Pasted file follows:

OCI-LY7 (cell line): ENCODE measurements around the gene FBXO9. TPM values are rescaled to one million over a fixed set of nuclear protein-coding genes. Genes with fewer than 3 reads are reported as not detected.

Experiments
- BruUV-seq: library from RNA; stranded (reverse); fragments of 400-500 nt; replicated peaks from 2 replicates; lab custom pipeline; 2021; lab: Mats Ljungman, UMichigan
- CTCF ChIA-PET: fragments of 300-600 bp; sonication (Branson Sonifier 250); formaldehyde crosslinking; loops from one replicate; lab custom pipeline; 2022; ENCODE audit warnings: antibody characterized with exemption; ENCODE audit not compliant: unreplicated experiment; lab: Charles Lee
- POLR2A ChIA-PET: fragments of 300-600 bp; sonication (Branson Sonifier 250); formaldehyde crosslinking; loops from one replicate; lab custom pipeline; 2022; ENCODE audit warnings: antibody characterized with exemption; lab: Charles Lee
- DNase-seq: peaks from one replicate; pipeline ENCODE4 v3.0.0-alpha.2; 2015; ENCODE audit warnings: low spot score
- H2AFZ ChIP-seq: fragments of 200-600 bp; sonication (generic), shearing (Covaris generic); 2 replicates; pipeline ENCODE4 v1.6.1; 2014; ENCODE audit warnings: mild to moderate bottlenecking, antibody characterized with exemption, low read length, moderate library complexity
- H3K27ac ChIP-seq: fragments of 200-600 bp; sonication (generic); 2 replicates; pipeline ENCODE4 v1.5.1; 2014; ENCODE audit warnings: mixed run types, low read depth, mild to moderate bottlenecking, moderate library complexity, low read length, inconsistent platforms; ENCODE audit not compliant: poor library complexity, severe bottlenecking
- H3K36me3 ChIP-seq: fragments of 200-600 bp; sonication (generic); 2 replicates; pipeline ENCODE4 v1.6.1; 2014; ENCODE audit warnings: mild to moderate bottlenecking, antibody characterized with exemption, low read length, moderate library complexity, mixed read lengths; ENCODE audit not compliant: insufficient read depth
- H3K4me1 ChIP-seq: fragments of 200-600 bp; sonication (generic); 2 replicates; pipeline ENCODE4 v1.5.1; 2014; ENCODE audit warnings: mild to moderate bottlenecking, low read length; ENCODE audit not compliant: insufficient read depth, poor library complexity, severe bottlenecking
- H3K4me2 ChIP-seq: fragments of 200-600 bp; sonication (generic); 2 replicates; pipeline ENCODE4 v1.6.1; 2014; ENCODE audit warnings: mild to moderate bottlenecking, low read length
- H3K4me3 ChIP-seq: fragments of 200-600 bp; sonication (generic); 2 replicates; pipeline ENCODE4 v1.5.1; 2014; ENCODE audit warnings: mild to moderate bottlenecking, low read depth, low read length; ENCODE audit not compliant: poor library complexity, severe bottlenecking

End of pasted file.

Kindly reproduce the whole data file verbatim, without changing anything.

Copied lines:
OCI-LY7 (cell line): ENCODE measurements around the gene FBXO9. TPM values are rescaled to one million over a fixed set of nuclear protein-coding genes. Genes with fewer than 3 reads are reported as not detected.

Experiments
- BruUV-seq: library from RNA; stranded (reverse); fragments of 400-500 nt; replicated peaks from 2 replicates; lab custom pipeline; 2021; lab: Mats Ljungman, UMichigan
- CTCF ChIA-PET: fragments of 300-600 bp; sonication (Branson Sonifier 250); formaldehyde crosslinking; loops from one replicate; lab custom pipeline; 2022; ENCODE audit warnings: antibody characterized with exemption; ENCODE audit not compliant: unreplicated experiment; lab: Charles Lee
- POLR2A ChIA-PET: fragments of 300-600 bp; sonication (Branson Sonifier 250); formaldehyde crosslinking; loops from one replicate; lab custom pipeline; 2022; ENCODE audit warnings: antibody characterized with exemption; lab: Charles Lee
- DNase-seq: peaks from one replicate; pipeline ENCODE4 v3.0.0-alpha.2; 2015; ENCODE audit warnings: low spot score
- H2AFZ ChIP-seq: fragments of 200-600 bp; sonication (generic), shearing (Covaris generic); 2 replicates; pipeline ENCODE4 v1.6.1; 2014; ENCODE audit warnings: mild to moderate bottlenecking, antibody characterized with exemption, low read length, moderate library complexity
- H3K27ac ChIP-seq: fragments of 200-600 bp; sonication (generic); 2 replicates; pipeline ENCODE4 v1.5.1; 2014; ENCODE audit warnings: mixed run types, low read depth, mild to moderate bottlenecking, moderate library complexity, low read length, inconsistent platforms; ENCODE audit not compliant: poor library complexity, severe bottlenecking
- H3K36me3 ChIP-seq: fragments of 200-600 bp; sonication (generic); 2 replicates; pipeline ENCODE4 v1.6.1; 2014; ENCODE audit warnings: mild to moderate bottlenecking, antibody characterized with exemption, low read length, moderate library complexity, mixed read lengths; ENCODE audit not compliant: insufficient read depth
- H3K4me1 ChIP-seq: fragments of 200-600 bp; sonication (generic); 2 replicates; pipeline ENCODE4 v1.5.1; 2014; ENCODE audit warnings: mild to moderate bottlenecking, low read length; ENCODE audit not compliant: insufficient read depth, poor library complexity, severe bottlenecking
- H3K4me2 ChIP-seq: fragments of 200-600 bp; sonication (generic); 2 replicates; pipeline ENCODE4 v1.6.1; 2014; ENCODE audit warnings: mild to moderate bottlenecking, low read length
- H3K4me3 ChIP-seq: fragments of 200-600 bp; sonication (generic); 2 replicates; pipeline ENCODE4 v1.5.1; 2014; ENCODE audit warnings: mild to moderate bottlenecking, low read depth, low read length; ENCODE audit not compliant: poor library complexity, severe bottlenecking